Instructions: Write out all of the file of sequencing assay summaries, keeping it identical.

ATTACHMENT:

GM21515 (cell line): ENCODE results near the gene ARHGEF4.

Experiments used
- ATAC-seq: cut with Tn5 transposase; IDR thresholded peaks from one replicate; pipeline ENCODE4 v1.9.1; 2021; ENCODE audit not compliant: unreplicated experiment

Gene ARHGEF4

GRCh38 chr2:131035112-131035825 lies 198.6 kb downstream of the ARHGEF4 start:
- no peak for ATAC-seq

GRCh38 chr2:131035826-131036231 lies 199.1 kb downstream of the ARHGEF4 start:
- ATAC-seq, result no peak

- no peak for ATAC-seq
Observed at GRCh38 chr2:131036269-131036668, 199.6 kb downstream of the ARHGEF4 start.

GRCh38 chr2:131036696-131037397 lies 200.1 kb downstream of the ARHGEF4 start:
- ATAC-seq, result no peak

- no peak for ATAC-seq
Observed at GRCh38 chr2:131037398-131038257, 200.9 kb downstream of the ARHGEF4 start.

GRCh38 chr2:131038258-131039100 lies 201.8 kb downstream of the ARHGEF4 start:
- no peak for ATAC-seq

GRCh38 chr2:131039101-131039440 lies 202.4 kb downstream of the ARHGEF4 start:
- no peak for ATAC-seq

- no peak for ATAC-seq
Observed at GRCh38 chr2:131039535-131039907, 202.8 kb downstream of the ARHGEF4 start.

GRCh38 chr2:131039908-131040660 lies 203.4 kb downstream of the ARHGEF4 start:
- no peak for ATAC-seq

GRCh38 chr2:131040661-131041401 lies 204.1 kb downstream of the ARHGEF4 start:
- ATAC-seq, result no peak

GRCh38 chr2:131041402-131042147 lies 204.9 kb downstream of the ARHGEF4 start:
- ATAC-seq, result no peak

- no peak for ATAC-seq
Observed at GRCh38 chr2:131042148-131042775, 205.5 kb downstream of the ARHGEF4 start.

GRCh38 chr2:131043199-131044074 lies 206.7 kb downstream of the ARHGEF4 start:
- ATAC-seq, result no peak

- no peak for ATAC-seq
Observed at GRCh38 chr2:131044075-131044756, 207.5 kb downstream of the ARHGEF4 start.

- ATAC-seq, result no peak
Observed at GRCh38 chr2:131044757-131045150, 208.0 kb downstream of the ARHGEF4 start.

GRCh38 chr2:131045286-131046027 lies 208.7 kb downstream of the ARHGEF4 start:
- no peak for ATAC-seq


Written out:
GM21515 (cell line): ENCODE results near the gene ARHGEF4.

Experiments used
- ATAC-seq: cut with Tn5 transposase; IDR thresholded peaks from one replicate; pipeline ENCODE4 v1.9.1; 2021; ENCODE audit not compliant: unreplicated experiment

Gene ARHGEF4

GRCh38 chr2:131035112-131035825 lies 198.6 kb downstream of the ARHGEF4 start:
- no peak for ATAC-seq

GRCh38 chr2:131035826-131036231 lies 199.1 kb downstream of the ARHGEF4 start:
- ATAC-seq, result no peak

- no peak for ATAC-seq
Observed at GRCh38 chr2:131036269-131036668, 199.6 kb downstream of the ARHGEF4 start.

GRCh38 chr2:131036696-131037397 lies 200.1 kb downstream of the ARHGEF4 start:
- ATAC-seq, result no peak

- no peak for ATAC-seq
Observed at GRCh38 chr2:131037398-131038257, 200.9 kb downstream of the ARHGEF4 start.

GRCh38 chr2:131038258-131039100 lies 201.8 kb downstream of the ARHGEF4 start:
- no peak for ATAC-seq

GRCh38 chr2:131039101-131039440 lies 202.4 kb downstream of the ARHGEF4 start:
- no peak for ATAC-seq

- no peak for ATAC-seq
Observed at GRCh38 chr2:131039535-131039907, 202.8 kb downstream of the ARHGEF4 start.

GRCh38 chr2:131039908-131040660 lies 203.4 kb downstream of the ARHGEF4 start:
- no peak for ATAC-seq

GRCh38 chr2:131040661-131041401 lies 204.1 kb downstream of the ARHGEF4 start:
- ATAC-seq, result no peak

GRCh38 chr2:131041402-131042147 lies 204.9 kb downstream of the ARHGEF4 start:
- ATAC-seq, result no peak

- no peak for ATAC-seq
Observed at GRCh38 chr2:131042148-131042775, 205.5 kb downstream of the ARHGEF4 start.

GRCh38 chr2:131043199-131044074 lies 206.7 kb downstream of the ARHGEF4 start:
- ATAC-seq, result no peak

- no peak for ATAC-seq
Observed at GRCh38 chr2:131044075-131044756, 207.5 kb downstream of the ARHGEF4 start.

- ATAC-seq, result no peak
Observed at GRCh38 chr2:131044757-131045150, 208.0 kb downstream of the ARHGEF4 start.

GRCh38 chr2:131045286-131046027 lies 208.7 kb downstream of the ARHGEF4 start:
- no peak for ATAC-seq